- People First New Jersey
- People First Chapters
- Resources for People First
- Regional Family Support Planning Councils
- Youth Leadership Program
- Partners in PolicyMaking (PIP)
- People First New Jersey
- Special Projects
- Public Policy
- News & Events
December 2014-January 2015 2015 Graduates Aging Out of the School System: Step to Accesing Services/Supports from the Division of Developmental Disabilities (DDD) This timeline applies to students who have exhaused their educational entitlement by turning 21 years of age within the 2014/2015 school year. 2015 Graduates Aging Out of the School System: Step to Accesing Services/Supports from the Division of Developmental Disabilities (DDD).pdf
The Arc of New Jersey FACT SHEET.pdf
Persons with Intellectual and Developmental Disabilities (I/DD) Who Have Medicaid and Private Health Insurance
Can a person with a disability have both private health insurance and Medicaid?
Yes, a person with a disability can have both private health insurance and Medicaid. Individuals with I/DD who are age 18 and older frequently have both Medicaid and private health insurance through their parent’s group health insurance coverage.
Why is it important for a person with I/DD who already has private health insurance, to have Medicaid also?
In order to access NJ Division of Developmental Disabilities (DDD) services at age 21, individuals with I/DD are required to have Medicaid.1 The best way for a person with I/DD to receive Medicaid is by applying for Supplemental Security Income (SSI). When the individual is determined to be eligible for SSI, he/she will automatically receive Medicaid also. (See also the Fact Sheet on SSI.)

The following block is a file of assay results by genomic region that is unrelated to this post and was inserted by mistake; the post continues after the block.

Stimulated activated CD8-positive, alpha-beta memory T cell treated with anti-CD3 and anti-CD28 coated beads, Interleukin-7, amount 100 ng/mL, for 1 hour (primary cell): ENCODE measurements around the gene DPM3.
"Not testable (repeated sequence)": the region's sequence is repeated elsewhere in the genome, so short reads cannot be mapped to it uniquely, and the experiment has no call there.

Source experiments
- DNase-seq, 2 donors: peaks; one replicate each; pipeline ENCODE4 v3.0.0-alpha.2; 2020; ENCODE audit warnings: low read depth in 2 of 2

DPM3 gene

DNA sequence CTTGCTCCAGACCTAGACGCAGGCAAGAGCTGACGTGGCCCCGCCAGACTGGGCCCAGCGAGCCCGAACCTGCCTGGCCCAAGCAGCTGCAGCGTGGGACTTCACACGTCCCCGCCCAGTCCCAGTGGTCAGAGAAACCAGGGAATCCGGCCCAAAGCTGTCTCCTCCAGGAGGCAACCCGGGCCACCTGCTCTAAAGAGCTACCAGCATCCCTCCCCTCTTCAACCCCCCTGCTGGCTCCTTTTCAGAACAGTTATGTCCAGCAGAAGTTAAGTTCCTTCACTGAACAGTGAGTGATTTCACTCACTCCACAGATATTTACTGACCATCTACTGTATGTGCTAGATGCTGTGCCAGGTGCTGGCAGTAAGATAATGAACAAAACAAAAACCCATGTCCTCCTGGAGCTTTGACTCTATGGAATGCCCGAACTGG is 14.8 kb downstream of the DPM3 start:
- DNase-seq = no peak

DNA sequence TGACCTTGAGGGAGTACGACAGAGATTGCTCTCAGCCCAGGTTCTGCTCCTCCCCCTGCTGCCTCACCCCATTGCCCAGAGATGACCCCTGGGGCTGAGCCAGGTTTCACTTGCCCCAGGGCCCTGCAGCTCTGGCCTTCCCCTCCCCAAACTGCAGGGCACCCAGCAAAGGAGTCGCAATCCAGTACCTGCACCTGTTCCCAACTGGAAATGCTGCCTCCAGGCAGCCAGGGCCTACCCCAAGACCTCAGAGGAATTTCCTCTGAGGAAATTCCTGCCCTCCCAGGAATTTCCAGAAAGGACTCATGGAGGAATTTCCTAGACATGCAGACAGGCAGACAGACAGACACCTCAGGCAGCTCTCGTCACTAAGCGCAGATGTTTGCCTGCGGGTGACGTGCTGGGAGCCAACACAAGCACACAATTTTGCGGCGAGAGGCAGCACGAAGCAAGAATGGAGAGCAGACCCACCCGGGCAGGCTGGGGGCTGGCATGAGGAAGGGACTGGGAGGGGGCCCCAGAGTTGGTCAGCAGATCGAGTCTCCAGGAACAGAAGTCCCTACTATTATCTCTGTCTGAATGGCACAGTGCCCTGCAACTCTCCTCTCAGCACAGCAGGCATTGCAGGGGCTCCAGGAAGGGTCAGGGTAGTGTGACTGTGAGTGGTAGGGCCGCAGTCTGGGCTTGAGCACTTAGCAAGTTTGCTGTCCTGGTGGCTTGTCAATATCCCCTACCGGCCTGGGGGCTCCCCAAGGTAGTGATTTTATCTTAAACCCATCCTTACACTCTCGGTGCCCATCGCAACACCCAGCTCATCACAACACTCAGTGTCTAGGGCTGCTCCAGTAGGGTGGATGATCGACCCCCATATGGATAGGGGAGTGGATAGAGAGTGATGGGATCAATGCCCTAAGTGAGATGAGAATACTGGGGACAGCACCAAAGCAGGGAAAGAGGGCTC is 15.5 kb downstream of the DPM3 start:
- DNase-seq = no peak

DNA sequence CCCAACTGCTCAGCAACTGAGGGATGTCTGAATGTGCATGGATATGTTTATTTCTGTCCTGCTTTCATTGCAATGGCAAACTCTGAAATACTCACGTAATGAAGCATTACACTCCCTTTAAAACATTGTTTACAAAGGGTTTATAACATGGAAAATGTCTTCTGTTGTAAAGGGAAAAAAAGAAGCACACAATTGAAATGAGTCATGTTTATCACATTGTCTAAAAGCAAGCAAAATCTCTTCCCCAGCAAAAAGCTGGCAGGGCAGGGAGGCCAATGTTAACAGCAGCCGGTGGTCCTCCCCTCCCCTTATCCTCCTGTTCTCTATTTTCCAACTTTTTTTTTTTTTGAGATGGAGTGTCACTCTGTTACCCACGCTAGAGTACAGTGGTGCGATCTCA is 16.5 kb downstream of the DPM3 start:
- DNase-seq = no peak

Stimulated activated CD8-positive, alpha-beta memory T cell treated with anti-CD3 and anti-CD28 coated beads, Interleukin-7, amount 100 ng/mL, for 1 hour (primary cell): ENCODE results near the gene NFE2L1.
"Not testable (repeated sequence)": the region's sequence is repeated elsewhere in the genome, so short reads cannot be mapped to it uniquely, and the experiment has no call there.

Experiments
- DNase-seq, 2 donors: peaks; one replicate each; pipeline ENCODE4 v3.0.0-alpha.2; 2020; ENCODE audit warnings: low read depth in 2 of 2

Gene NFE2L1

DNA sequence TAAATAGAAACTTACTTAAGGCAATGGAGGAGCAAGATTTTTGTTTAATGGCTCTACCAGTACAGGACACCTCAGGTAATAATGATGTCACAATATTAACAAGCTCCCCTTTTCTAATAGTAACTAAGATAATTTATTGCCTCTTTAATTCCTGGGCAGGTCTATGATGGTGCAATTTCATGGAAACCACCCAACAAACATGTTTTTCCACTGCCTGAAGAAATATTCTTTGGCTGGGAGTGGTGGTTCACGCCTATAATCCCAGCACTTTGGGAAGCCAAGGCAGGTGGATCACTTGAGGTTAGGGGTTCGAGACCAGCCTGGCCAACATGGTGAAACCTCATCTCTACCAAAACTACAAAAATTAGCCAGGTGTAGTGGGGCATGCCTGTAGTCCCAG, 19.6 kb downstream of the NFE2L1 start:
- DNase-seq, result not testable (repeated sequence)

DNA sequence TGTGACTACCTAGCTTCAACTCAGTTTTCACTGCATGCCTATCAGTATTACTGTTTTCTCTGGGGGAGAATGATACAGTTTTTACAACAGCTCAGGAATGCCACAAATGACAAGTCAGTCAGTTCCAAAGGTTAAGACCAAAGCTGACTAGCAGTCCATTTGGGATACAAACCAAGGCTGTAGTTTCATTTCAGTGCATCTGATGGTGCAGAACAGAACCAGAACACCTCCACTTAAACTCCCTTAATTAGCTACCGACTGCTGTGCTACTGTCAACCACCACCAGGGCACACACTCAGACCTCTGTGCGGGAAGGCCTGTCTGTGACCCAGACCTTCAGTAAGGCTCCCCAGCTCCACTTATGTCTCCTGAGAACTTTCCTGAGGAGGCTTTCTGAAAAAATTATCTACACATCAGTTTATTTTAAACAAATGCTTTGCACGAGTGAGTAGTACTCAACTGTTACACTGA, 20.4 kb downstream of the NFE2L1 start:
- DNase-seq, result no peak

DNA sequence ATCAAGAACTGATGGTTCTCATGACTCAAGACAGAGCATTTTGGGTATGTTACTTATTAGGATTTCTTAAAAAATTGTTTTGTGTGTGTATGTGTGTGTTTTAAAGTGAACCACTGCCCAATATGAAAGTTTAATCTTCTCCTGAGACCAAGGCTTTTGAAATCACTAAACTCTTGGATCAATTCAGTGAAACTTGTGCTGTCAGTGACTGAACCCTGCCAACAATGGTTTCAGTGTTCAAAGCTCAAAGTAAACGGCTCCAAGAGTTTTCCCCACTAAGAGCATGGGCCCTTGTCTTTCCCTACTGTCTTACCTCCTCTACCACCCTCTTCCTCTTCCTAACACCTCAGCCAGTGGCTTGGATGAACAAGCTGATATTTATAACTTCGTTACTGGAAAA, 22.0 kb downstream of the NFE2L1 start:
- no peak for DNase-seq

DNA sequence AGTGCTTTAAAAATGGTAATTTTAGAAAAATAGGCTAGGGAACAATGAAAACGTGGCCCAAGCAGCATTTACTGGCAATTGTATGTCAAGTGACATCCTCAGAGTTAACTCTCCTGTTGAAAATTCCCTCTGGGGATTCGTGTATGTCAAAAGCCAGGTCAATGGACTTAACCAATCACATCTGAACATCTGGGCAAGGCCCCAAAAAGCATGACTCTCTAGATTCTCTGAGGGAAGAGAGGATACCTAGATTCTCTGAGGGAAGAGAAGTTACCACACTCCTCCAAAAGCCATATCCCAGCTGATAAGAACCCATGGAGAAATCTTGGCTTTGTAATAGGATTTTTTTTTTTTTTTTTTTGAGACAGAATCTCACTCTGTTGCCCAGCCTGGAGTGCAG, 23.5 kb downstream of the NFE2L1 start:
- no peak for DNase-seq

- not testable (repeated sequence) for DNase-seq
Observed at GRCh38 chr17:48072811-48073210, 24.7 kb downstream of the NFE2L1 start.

Is there any negative impact on a person’s private health insurance if he/she has Medicaid also?
There is no negative impact on the person’s private health insurance by having Medicaid also. The private health insurance is the “first payer”, and Medicaid is the “payer of last resort.”
If individuals have both private health insurance and Medicaid, will they lose access to the doctors they have seen through the parent’s private insurance coverage?
When individuals with disabilities receive Medicaid in addition to their private health insurance, they will not lose access to any of the doctors they have seen through their private health insurance coverage.
In the future, DDD services will change to a Medicaid fee-for-service system. Will this change have any impact on individuals with I/DD who have their parent’s private health insurance and also have Medicaid?
DDD’s new fee-for-service system will not have any impact on a consumer’s access to the parent’s private health insurance coverage.
When a person has both private health insurance and Medicaid, will he/she have any additional benefits through the Medicaid coverage?
When medically necessary, Medicaid covers some health services that are usually not covered by private health insurance, e.g., incontinence supplies and personal care assistance services for people with significant disabilities who need help with the activities of daily living (ADLs), such as bathing, dressing, feeding, etc.
Occasionally, the parent of an individual with I/DD has retired, become disabled, or died before the son/daughter’s 18th birthday. In these situations, it is likely that the son/daughter with I/DD has been receiving a substantial Social Security Disability (SSD) benefit on the parent’s work history before they could have applied for SSI. DDD recognizes that individuals in this situation are probably not able to obtain SSI or Medicaid. There is a process to document this type of situation. Please contact firstname.lastname@example.org for further information.